In accordance with an aspect of the invention, a device that extracts shaft power from water waves can employ one or more cyclical propellers with dynamic blade angle control. An active control system for the device can create and adapt a pitching schedule for the blades of the cyclical propellers as required for efficient energy extraction even when the fluid flow changes directions and speeds during wave cycles. Further, in some configurations, the cyclical propellers can extract energy from both vertical and horizontal fluid flows to achieve high conversion efficiency.
The cyclical propellers can employ a variety of mounting systems depending on the nature of the wave from which energy is being subtracted. The cyclical propellers may be installed, for example, either on the floor of a body of water, on a fully submerged float, or on a surface float or vessel. One specific installation method orients the axis of a propeller vertically and is particularly suited for energy extraction from shallow water waves where the wave energy is predominantly in a horizontal fluid flow. Another installation method orients the axis of the propeller horizontally and is most advantageous for deep water waves where both horizontal and vertical fluid flows are important.
Several cyclical propellers can be combined into a single unit or propeller cluster that is operated to minimize reactive forces and torques. Such units can be installed with minimal or no moorings or other connection to the floor of a body of water. This is advantageous because expensive and/or environmentally intrusive installations are not required. This installation method can also greatly reduce the cost associated with deployment and maintenance of the unit. The action of a propeller cluster can also stabilize a floating or submerged platform to reduce rocking due to wave motion, which provides another application of the invention.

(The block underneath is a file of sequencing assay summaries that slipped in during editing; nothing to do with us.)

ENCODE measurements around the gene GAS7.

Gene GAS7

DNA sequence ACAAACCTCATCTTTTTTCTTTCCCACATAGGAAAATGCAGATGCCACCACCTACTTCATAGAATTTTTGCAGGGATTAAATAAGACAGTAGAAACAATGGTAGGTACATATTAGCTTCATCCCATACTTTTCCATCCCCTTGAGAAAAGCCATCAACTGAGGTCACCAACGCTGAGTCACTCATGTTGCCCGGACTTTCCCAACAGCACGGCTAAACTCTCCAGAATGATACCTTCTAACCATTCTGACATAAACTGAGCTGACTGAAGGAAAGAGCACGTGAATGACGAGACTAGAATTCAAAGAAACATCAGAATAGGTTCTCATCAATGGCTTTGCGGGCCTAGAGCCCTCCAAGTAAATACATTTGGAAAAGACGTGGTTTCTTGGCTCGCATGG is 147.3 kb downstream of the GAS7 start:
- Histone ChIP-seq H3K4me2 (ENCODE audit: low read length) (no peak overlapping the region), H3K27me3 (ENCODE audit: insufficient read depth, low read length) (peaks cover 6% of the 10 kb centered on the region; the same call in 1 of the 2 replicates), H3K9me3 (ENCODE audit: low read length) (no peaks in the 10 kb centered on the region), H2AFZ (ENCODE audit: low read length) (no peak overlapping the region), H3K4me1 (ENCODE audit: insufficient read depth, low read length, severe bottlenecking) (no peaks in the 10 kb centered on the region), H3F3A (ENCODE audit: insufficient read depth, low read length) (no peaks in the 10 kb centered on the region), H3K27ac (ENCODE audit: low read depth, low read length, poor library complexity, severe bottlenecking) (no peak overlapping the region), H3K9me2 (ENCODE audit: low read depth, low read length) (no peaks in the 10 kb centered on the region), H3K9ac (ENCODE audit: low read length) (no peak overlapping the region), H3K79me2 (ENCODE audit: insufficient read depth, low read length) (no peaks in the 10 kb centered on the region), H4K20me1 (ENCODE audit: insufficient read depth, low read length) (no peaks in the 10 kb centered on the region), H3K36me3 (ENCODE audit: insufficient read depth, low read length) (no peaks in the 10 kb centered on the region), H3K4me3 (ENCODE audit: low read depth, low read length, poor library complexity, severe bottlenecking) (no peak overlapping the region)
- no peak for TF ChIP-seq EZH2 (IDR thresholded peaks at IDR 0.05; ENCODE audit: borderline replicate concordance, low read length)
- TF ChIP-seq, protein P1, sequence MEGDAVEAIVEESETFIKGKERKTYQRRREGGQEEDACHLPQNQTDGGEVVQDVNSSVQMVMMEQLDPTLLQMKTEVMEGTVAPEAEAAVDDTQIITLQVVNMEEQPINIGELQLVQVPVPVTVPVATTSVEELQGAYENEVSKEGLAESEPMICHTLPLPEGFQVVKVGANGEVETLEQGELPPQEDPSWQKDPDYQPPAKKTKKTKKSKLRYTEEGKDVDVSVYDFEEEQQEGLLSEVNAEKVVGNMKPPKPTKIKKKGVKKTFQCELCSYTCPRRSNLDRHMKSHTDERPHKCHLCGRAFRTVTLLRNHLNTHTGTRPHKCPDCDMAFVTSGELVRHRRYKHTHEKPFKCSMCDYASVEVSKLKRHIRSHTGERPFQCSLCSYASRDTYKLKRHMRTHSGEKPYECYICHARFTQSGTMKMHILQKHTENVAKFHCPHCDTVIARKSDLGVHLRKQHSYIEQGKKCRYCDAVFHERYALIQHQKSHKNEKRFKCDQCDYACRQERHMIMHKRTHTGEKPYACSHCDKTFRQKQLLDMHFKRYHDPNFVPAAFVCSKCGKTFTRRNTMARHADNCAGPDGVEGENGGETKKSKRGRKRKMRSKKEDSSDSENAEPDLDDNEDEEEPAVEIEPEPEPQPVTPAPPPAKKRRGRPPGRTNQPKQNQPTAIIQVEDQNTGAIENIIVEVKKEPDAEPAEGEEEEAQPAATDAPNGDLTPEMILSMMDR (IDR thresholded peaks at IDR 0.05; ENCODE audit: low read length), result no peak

BRIEF DESCRIPTION OF THE DRAWINGS
FIG. 1 shows a known cyclical propeller having a pitching schedule fixed by a mechanical linkage.
FIGS. 2A and 2B show side and axial views of cyclical propeller system in accordance with an embodiment of the invention including dynamic control of pitching schedules.
FIGS. 3A and 3B show cyclical propellers in accordance with embodiments of the invention respectively employing a base at only one end of the blades and bases at both ends of the blades.
FIG. 3C illustrates blade twist that may be practiced in embodiments of the invention employing servo systems at both ends of a blade.
FIG. 4 shows a two-axis flow sensor suitable for use in dynamic control of propeller units in accordance with an embodiment of the invention.
FIG. 5 schematically illustrates wave energy converters for deep water waves and shallow water waves.
FIG. 6 shows a floating propeller unit in accordance with an embodiment of the invention using two vertical cyclical propellers for energy extraction and balance of reactive forces.
FIGS. 7A, 7B, and 7C respectively show floating, submerged, and sea floor mounted wave energy converters in accordance with embodiments of the invention using multiple vertical-axis cyclical propellers for extracting energy from shallow water waves.
FIG. 8 shows a wave energy converter in accordance with an embodiment of the invention using horizontal cyclical propellers for extracting energy from deep water waves.
FIG. 9 shows a wave energy converter in accordance with the invention that adjusts pitching schedules to rotate or move the converter.
Use of the same reference symbols in different figures indicates similar or identical items.